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post #1 of 4 (permalink) Old 10-17-2003, 08:22 AM Thread Starter
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Join Date: Nov 2001
Location: Las Colinas
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Funny Dataloss stories!

Have you accidentally lost important files through clumsiness, rage or forgetfulness? Tell us what your worst data disaster has been.

My mother was so infuriated that she couldn't get something to print, she proceeded to completely rip the keyboard and mouse out of the sockets and throw them out the window
Brian, Scotland

I carried my laptop from the back door to the car. I had trouble finding my keys so I placed the laptop in its carry case by the wheel. I then found my keys and got into the car and turned on the engine. Checked my mirrors and start to move. By the time I remember that I had left my laptop behind it was too late. The laptop became very flat after that!
Daniel, UK

A friend at university had completed a 10,000 word assignment the evening before the morning it was due to be handed in. During the night there was a thunderstorm and his house was hit by lightning which fused the entire house's electricity and blew up his computer. He lost the entire assignment.
Rob Nicol, England

My mother was so infuriated that she couldn't get something to print, she proceeded to completely rip the keyboard and mouse out of the sockets and throw them out the window.
Brian, Scotland

Yep I have been the cause of damaging a laptop. Parked the car after working a very long day. Got out of car and realised the gap between the kerb and car was excessive. Put the laptop down on the road. Started engine up and moved car closer to the kerb. Not even noticing the car "bumping" over an object. I have to admit not only did I do this once, but I ran over it twice. Needless to say I have the worlds flattest laptop!
Gavin Appleton, Scotland

I managed to lose 20GB of data that was on a hard drive I had in my rucksack was taking it to friends house to copy the data. I was also driving a rather powerful motorbike in dreadful conditions, I rolled on the power hit, the back wheel spun out on a tram track and bang I went down right on my rucksack. Although the hard disk was inside a polystyrene container, the impact caused the read arm in the hard drive to come loose and put a huge scratch in the disk. I managed to recover about two-thirds of the data but the rest is gone.
Jamie Ferguson, Scotland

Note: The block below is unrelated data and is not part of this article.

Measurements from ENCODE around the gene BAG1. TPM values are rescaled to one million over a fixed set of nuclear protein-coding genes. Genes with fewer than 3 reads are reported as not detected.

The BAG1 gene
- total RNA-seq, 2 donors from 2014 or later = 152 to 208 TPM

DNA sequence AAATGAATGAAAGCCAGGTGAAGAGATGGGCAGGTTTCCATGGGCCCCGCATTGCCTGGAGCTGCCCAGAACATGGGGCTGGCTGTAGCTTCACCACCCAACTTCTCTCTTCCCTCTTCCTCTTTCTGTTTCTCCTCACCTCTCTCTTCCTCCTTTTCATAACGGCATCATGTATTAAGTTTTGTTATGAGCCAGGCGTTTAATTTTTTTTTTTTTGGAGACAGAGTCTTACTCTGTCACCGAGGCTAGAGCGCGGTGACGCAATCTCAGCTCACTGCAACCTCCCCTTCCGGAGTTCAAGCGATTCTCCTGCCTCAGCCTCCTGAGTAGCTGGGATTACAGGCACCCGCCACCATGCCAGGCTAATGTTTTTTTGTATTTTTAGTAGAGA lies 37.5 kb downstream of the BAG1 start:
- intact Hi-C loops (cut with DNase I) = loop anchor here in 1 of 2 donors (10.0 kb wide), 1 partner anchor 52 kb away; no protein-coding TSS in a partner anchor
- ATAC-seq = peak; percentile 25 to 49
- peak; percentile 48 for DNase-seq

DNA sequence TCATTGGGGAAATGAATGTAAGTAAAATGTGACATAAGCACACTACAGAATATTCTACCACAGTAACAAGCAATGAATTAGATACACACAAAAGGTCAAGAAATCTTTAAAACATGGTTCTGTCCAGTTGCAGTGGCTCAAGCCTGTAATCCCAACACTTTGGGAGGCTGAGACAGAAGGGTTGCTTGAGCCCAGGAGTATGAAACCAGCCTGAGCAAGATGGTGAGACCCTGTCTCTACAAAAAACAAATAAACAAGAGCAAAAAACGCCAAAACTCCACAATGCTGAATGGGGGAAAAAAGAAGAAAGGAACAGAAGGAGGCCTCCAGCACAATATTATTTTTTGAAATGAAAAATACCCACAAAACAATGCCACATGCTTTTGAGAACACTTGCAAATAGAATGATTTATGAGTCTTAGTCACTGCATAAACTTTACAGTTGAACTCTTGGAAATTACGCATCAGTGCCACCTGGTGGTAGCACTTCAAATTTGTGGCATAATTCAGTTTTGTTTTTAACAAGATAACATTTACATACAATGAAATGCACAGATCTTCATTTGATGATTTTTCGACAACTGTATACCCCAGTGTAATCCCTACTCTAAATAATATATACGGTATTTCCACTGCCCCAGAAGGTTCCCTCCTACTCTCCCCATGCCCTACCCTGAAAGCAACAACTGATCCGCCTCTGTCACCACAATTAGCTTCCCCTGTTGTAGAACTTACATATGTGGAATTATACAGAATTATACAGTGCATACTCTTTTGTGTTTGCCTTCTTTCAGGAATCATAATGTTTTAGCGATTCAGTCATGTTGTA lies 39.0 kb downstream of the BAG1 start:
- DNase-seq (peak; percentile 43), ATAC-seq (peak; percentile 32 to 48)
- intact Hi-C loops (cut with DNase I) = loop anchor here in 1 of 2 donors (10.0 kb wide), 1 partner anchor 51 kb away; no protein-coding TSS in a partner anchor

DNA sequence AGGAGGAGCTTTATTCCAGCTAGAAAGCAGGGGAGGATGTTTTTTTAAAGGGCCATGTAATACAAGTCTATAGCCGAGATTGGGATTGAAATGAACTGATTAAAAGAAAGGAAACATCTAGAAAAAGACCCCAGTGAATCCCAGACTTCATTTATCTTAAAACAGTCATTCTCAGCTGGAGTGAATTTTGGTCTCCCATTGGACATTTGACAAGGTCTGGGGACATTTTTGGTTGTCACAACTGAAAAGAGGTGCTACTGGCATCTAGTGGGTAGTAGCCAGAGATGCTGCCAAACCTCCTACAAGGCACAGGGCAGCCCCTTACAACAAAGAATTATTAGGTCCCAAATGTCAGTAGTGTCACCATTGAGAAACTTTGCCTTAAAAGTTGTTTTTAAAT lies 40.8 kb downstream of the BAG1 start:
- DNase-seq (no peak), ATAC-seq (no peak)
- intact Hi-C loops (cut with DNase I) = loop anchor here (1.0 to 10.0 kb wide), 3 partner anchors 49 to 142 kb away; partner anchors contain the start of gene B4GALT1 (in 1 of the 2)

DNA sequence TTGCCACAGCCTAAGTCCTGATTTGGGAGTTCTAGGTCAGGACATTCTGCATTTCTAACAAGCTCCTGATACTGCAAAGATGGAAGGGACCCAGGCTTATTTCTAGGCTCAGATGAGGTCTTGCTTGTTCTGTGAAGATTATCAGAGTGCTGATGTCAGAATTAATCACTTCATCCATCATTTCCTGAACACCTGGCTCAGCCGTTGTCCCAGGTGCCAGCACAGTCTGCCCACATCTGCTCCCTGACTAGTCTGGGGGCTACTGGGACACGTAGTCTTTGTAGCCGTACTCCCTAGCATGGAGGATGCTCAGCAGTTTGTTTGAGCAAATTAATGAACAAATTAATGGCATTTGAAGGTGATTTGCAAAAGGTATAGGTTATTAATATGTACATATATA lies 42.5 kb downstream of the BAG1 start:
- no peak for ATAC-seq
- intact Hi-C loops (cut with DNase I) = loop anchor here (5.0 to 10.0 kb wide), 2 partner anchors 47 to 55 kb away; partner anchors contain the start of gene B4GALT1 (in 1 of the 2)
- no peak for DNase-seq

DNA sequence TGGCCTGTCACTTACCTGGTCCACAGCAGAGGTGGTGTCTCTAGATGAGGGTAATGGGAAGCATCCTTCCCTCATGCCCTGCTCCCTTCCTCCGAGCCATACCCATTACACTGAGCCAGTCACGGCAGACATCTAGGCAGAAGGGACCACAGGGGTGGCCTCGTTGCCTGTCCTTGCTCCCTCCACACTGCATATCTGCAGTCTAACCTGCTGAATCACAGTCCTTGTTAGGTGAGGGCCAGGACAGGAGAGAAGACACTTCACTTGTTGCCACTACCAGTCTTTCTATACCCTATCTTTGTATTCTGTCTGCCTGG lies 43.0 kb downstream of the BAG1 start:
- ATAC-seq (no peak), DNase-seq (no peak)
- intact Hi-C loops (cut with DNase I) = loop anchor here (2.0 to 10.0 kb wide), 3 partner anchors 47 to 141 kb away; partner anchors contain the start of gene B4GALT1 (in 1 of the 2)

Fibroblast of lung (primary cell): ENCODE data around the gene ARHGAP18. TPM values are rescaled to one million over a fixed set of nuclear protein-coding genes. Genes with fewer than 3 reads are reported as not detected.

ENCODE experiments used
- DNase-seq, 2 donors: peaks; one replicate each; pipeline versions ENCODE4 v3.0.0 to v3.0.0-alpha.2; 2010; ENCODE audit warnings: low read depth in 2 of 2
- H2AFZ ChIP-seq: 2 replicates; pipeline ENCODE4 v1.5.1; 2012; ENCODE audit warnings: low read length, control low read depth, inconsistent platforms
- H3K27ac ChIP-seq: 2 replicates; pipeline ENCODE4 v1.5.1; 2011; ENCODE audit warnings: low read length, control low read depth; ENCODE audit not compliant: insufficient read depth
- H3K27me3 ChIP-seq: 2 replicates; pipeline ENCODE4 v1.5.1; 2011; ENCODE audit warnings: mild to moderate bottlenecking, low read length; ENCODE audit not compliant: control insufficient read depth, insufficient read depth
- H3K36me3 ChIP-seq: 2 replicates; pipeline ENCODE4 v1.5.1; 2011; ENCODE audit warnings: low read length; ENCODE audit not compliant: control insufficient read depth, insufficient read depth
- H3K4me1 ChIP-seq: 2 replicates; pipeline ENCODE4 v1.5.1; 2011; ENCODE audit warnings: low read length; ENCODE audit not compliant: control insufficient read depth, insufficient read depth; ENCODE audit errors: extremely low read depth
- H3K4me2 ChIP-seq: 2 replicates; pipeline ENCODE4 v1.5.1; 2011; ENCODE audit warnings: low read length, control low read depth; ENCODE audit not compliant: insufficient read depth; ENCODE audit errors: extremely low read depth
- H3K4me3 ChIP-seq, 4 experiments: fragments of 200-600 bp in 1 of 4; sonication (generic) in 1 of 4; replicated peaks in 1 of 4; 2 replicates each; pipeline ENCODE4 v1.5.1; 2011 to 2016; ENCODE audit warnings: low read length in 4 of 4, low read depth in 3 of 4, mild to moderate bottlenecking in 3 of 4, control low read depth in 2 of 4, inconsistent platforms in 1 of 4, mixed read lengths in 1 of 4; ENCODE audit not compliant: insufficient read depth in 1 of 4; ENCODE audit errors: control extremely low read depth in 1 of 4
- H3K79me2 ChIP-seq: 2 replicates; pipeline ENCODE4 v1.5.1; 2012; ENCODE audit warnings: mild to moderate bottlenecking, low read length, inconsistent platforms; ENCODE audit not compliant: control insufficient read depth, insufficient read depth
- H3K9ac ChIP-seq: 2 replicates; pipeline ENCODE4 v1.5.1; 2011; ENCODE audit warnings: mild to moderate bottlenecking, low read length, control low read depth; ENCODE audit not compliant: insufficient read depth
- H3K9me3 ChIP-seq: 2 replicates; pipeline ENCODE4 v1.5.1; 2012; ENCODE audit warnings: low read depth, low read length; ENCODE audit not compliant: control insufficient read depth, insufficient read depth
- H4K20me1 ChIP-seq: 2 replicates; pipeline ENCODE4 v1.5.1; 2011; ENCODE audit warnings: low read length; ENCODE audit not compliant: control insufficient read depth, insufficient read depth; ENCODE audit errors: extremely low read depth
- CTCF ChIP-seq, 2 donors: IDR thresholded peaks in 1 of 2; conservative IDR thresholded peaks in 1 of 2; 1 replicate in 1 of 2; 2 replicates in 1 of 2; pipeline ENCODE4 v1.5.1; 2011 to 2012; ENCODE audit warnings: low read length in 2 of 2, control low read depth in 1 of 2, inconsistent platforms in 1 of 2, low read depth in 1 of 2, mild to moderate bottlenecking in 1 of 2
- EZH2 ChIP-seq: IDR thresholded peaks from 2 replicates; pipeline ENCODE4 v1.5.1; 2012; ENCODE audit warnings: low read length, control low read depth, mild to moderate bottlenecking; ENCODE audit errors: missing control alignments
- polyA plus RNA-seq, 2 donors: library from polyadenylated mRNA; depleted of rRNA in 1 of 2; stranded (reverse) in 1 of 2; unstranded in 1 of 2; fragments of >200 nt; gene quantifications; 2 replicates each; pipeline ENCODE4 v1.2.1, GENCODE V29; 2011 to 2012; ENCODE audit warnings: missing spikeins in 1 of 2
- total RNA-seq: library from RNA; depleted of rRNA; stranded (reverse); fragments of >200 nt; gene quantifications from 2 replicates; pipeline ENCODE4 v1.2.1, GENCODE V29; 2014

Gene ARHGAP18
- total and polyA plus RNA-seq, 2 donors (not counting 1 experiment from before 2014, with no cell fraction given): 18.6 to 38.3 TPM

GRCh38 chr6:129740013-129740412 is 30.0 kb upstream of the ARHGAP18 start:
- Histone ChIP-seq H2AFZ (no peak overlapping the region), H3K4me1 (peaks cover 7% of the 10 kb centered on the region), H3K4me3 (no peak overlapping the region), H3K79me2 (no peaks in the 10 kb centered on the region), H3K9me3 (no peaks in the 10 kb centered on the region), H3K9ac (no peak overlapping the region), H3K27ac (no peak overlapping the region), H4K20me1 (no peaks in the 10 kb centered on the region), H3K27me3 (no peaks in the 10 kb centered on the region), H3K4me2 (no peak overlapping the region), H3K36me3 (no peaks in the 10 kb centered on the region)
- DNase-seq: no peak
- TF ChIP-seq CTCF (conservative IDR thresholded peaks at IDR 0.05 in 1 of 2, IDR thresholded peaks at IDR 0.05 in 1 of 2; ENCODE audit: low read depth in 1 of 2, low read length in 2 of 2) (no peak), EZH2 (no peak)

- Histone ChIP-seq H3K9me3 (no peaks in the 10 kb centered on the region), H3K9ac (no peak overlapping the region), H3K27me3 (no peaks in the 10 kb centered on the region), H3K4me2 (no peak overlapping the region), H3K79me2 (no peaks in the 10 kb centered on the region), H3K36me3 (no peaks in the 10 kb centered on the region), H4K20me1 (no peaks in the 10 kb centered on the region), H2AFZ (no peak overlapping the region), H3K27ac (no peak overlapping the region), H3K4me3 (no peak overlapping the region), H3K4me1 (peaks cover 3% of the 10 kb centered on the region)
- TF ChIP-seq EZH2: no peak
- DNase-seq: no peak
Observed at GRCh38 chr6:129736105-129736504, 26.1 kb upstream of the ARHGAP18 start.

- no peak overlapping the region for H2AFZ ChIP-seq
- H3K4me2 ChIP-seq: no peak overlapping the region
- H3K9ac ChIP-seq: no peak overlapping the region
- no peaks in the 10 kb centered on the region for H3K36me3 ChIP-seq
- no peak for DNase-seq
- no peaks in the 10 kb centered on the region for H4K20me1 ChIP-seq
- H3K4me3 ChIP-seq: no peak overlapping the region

I work on a support desk carrying out server disaster recoveries. I have had someone on the phone who said "we tried to forklift it" when I asked how it crashed
Chris, UK

I have lost all my files last month. I was upgrading my computer hard disk. I forgot to back up my data. All my files gone. What a shame, although I have a Masters degree in computer science, I ignored the most basic step to safe guide your data.
Michael Chan, Malaysia

I work on a support desk carrying out server disaster recoveries. Right now, I am not kidding, I have had someone on the phone who said "we tried to forklift it" when I asked how it crashed.
Chris, UK

We had just finished a huge huge project for a customer. The backup server was full so everytime a tape was put in for the daily backup, it actually overwrote the tape with gobbledegook. When the server crashed we went back to the tapes to use the backups, every tape was empty and full of nonsense. Shocking, 18 months work all gone ! Our company eventually told our customer that it was a virus, we worked days and nights, thankfully got lots of overtime and finally delivered it. Huge mess though.
Anonymous

I recently had a hard drive physically overheat and burn up on me taking more than 30 gigabytes of data with it - the solution? Dump the hard drive in a plastic bag and then into a bucket of ice to keep it cold enough to recover the data. This worked so well, the drive (which I had been told was "beyond saving" by an 'expert') provided me with all of the missing data and allowed me to make archive copies of it too once it was transferred to a good drive.
Darren Gillett, United States

One of our mobile end users brought in his laptop for repairs. When I opened the bag and uncovered the machine the had drawn in permanent marker, a target with the words "sod it button" encompassed around it. He had been thumping the living daylights out of the poor machine everytime it crashed. One has to ask why it may have crashed in the first place.
Jonny, UK

I have deconstructed the keyboard, surgical style, in a fit of e-rage before. It was delicate and calculating. It was enjoyable at the time, but not when I needed my coursework for university.
Wayne Jordan, England

I recently had the IT department up in arms, because I had tried to print off a rather long document. I had pressed print and nothing arrived on the printer, so I pressed print again and the summary I was expecting arrived. A few days later, the IT department got in touch to say I had jammed somebody else's printer because I had tried to get it to print off the full guidelines for Infertility from the Health Department website.

IT were not impressed when I tried to print off 4,444 pages of information! To cap it all, the person whose printer I had clogged up was on holiday and the problem only came to light when they tried to print their e-mails. Nowadays, I am very careful where I send my printing. All I wanted was the summary
Nicola Jennings, UK

Back in the days of XT machines, I was training a group of middle executives how to use spreadsheets. It was only an exercise but some of them clearly were not saving their work, so I just suddenly pulled out the power plug they were all connected to. The air was blue for a bit, but I think they learned the most important lesson in computer use!
Graham, Belgium